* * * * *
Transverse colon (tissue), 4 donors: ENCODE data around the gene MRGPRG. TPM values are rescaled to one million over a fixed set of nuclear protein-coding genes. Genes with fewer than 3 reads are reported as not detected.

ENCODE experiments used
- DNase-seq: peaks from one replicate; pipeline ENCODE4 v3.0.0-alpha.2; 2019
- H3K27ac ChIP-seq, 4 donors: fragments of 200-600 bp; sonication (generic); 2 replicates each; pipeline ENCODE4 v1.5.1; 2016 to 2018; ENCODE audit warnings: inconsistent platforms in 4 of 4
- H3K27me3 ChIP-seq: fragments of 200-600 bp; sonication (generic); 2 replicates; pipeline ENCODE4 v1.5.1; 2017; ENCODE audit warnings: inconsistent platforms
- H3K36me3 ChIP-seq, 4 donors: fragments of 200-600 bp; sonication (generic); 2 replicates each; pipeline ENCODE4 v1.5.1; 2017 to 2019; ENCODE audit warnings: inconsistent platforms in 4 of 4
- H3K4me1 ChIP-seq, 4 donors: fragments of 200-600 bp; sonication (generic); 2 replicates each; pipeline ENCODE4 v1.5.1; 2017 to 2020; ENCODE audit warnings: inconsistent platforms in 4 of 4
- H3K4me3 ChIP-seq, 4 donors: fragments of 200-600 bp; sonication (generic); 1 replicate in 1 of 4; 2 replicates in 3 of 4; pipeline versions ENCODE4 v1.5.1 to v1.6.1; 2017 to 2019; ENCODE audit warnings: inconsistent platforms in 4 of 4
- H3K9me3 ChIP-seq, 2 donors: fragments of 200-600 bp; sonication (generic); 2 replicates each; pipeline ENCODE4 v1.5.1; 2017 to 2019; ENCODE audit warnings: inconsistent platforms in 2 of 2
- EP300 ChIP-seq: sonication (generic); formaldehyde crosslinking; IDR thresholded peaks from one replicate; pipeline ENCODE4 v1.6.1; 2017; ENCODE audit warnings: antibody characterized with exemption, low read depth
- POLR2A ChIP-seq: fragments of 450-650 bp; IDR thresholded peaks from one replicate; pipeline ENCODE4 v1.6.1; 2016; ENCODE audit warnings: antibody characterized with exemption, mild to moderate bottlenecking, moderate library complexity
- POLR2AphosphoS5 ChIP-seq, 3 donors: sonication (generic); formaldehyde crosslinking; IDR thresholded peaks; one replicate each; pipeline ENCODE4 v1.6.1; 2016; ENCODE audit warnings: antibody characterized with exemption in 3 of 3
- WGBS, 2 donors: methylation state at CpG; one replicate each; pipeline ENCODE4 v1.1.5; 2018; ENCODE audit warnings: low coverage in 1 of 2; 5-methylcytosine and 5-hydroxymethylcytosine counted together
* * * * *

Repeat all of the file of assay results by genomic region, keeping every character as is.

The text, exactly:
Transverse colon (tissue), 4 donors: ENCODE data around the gene MRGPRG. TPM values are rescaled to one million over a fixed set of nuclear protein-coding genes. Genes with fewer than 3 reads are reported as not detected.

ENCODE experiments used
- DNase-seq: peaks from one replicate; pipeline ENCODE4 v3.0.0-alpha.2; 2019
- H3K27ac ChIP-seq, 4 donors: fragments of 200-600 bp; sonication (generic); 2 replicates each; pipeline ENCODE4 v1.5.1; 2016 to 2018; ENCODE audit warnings: inconsistent platforms in 4 of 4
- H3K27me3 ChIP-seq: fragments of 200-600 bp; sonication (generic); 2 replicates; pipeline ENCODE4 v1.5.1; 2017; ENCODE audit warnings: inconsistent platforms
- H3K36me3 ChIP-seq, 4 donors: fragments of 200-600 bp; sonication (generic); 2 replicates each; pipeline ENCODE4 v1.5.1; 2017 to 2019; ENCODE audit warnings: inconsistent platforms in 4 of 4
- H3K4me1 ChIP-seq, 4 donors: fragments of 200-600 bp; sonication (generic); 2 replicates each; pipeline ENCODE4 v1.5.1; 2017 to 2020; ENCODE audit warnings: inconsistent platforms in 4 of 4
- H3K4me3 ChIP-seq, 4 donors: fragments of 200-600 bp; sonication (generic); 1 replicate in 1 of 4; 2 replicates in 3 of 4; pipeline versions ENCODE4 v1.5.1 to v1.6.1; 2017 to 2019; ENCODE audit warnings: inconsistent platforms in 4 of 4
- H3K9me3 ChIP-seq, 2 donors: fragments of 200-600 bp; sonication (generic); 2 replicates each; pipeline ENCODE4 v1.5.1; 2017 to 2019; ENCODE audit warnings: inconsistent platforms in 2 of 2
- EP300 ChIP-seq: sonication (generic); formaldehyde crosslinking; IDR thresholded peaks from one replicate; pipeline ENCODE4 v1.6.1; 2017; ENCODE audit warnings: antibody characterized with exemption, low read depth
- POLR2A ChIP-seq: fragments of 450-650 bp; IDR thresholded peaks from one replicate; pipeline ENCODE4 v1.6.1; 2016; ENCODE audit warnings: antibody characterized with exemption, mild to moderate bottlenecking, moderate library complexity
- POLR2AphosphoS5 ChIP-seq, 3 donors: sonication (generic); formaldehyde crosslinking; IDR thresholded peaks; one replicate each; pipeline ENCODE4 v1.6.1; 2016; ENCODE audit warnings: antibody characterized with exemption in 3 of 3
- WGBS, 2 donors: methylation state at CpG; one replicate each; pipeline ENCODE4 v1.1.5; 2018; ENCODE audit warnings: low coverage in 1 of 2; 5-methylcytosine and 5-hydroxymethylcytosine counted together